late Chief Justice Cookburn (3 Q.B.D. at page 105) that where the evidence
proved an adverse enjoyment as of right for twenty years, or little more, and
nothing else, 'no one had the faintest belief that any grant had ever existed,
and the presumption was known to be a mere fiction'. He thinks. that thus to
shorten the period of prescription without the authority of the Legislature was
a great judicial usurpation. Perhaps it was The same thing may be said of a11
legal fictions, and was often said (with, 1 think more reason) of recoveries.
But I take it that when a long series of cases have settled the law, it would
produce intolerable confusion if it were to be reversed because the: mode in
which it was introduced was not approved of even where it was originally a
blunder, and inconvenient, communis error facit ]us." The doctrine in
Tagore's case(:) has been altered by three Acts, namely, the Hindu Transfers
and Bequests Act, 1 of 1914, the Hindu Disposition of property Act of 1916 and
the Hindu Transfers and Bequests (City of Madras) Act, 1921.
The legal position under these Acts is that
no bequest shall be invalid by reason only that any person for whose benefit it
may have been made was not born at the date of the testator's. death. This
rule, however, is subject to the limitations and provisions contained in ss.
113, 114, 115 and 116 of the Indian Succession Act, 1925.
It is, however, not disputed in the present
case that on the relevant date none of the three Act was operative and the
doctrine or pure Hindu Law was applicable to the Travancore State. It follows
that the principle laid down in Tagore's case(2) applied and the bequests in
favour of the sons of the 1st defendant are void and of no legal consequence.
On behalf of the appellants it was contended
that the bequest in favour of the sons of the 1st defendant was in the nature
of a family provision and, therefore, fell outside the principle laid down in
Tagore's case(2). In our opinion, there is no justification in this argument.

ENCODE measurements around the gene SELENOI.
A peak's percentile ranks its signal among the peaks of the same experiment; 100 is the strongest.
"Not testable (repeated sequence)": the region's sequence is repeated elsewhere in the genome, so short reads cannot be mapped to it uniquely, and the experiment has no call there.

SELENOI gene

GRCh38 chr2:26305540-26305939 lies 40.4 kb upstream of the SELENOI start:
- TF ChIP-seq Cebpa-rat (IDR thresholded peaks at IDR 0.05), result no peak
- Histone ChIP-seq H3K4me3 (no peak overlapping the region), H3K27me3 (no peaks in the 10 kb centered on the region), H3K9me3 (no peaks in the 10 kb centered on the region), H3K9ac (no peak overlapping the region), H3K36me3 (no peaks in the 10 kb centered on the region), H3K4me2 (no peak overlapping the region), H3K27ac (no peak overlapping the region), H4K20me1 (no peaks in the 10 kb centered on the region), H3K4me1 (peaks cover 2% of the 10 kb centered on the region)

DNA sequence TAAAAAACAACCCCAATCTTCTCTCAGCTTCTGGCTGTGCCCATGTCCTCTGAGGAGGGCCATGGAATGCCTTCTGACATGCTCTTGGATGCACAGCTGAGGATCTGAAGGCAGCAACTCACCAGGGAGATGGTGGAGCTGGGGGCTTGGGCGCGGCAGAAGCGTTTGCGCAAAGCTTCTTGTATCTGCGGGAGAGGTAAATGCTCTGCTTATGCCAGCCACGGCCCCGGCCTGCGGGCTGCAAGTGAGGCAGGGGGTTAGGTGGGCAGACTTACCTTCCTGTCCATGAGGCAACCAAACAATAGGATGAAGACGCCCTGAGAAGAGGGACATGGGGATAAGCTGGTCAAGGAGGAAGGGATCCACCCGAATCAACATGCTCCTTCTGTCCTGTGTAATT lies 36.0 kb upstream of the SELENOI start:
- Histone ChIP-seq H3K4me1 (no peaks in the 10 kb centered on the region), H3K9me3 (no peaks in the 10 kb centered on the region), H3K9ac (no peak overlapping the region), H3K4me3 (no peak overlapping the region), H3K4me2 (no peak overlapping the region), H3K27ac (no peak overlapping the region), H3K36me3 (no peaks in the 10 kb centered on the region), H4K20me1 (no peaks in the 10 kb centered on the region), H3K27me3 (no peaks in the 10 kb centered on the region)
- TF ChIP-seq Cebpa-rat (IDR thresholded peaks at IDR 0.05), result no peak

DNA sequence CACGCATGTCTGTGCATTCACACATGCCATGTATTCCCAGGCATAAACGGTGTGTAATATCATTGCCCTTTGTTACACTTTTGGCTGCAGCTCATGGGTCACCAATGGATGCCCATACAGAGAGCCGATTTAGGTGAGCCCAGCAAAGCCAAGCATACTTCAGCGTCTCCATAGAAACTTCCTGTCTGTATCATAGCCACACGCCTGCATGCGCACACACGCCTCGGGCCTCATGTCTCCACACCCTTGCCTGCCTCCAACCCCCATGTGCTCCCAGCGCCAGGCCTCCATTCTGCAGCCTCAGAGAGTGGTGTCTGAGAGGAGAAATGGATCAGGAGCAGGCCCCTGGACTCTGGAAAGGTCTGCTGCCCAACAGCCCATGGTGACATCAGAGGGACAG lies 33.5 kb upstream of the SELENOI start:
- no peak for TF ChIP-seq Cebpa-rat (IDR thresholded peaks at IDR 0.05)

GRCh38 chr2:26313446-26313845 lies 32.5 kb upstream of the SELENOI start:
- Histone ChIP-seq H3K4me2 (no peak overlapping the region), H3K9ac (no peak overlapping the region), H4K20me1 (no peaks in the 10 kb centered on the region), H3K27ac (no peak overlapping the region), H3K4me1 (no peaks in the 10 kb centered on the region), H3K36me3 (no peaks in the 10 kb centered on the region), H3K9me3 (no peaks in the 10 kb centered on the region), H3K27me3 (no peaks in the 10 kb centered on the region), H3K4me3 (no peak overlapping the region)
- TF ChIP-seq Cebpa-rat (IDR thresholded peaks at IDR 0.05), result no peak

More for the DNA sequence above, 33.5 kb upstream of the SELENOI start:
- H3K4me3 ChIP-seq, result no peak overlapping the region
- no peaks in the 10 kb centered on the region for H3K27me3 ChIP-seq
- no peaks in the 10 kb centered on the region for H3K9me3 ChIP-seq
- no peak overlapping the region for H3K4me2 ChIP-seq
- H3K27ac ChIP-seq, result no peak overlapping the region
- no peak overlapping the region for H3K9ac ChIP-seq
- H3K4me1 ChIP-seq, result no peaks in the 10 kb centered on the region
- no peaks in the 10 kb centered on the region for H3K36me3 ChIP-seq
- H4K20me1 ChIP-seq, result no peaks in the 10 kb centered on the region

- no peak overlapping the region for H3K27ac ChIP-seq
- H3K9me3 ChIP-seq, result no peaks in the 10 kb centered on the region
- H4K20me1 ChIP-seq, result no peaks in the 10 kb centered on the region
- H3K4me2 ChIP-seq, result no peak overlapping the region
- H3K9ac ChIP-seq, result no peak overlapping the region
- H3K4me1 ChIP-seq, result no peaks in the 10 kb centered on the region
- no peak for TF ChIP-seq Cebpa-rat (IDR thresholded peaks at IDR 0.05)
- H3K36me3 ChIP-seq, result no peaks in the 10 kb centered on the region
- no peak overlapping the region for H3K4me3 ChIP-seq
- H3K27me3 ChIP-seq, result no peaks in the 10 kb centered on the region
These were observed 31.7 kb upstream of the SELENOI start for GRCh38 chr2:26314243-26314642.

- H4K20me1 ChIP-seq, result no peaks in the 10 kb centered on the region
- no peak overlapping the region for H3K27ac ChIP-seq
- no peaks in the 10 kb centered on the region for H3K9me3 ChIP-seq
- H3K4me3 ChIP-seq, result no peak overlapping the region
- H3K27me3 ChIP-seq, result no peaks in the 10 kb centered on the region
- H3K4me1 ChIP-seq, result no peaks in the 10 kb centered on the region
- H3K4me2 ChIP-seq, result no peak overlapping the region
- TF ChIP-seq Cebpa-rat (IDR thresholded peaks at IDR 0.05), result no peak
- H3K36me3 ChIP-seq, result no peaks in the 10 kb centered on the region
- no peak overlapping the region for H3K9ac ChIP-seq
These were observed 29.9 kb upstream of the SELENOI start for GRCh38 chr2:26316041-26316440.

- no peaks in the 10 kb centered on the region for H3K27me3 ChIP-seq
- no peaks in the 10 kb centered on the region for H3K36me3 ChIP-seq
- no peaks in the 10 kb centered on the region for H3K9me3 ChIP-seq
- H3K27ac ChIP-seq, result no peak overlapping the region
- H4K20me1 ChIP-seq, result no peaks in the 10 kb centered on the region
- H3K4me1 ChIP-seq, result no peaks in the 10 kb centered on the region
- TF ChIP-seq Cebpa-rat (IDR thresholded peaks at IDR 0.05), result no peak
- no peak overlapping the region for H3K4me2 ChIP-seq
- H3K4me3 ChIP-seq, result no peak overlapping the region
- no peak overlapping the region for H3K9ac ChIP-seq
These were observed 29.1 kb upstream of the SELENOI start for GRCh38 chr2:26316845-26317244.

Assuming without deciding that a family
provision is an exception to the rule of pure Hindu Law stated above a
provision in a will whereby the testor directs that his properties after his
death shall be taken by his nephews or in their absence (2) 1. A. (1872) Supp.
(1)  6A.C. 740,812.
478 by his nieces cannot be characterised as
a family provision.
The object of such a disposition is obviously
not to make a family provision but to chart a course for future devolution of
the testators properties.
The argument was stressed on behalf of the
appellants that the will Ex. P-2 was a joint will executed by Krishnan Nadar
and Raman Nadar and it was designed to take effect only after the death of both
the testators. As the sons of the 1st defendant must necessarily be born before
that event the principle in Tagore's case(1) was not attracted.
Reference was made to the following passage
from Jarman on wills 8th edn.
"Two or more: persons may make a joint
will, which, if properly executed by each, is, so far as his own property is concerned,
as much his will, and is as well entitled to probate upon his death, as if he
had made a separate will. But a joint will made by two persons, to take effect
after the death of both, will not be admitted to probate during the life of
either. Joint wills are revocable at any time by either of the testators during
their joint lives, or, after the death of one of them, by the survivor."
In our opinion there is no warrant for this argument.
The 'will Ex. P-2 contains separate
provisions regarding the devolution of the properties of each of the testators.
In regard to the properties of Krishnan Nadar it devises a life estate to let
defendant and the remainder to his sons or in their absence to his daughters.
In regard to the properties of Raman Nadar the devise is to his sons and in
their absence to his daughters. It is therefore, not possible to accept the
argument that the will was intended to operate or to come into effect after the
death of both the testators. In regard to the Krishnan Nadar's properties the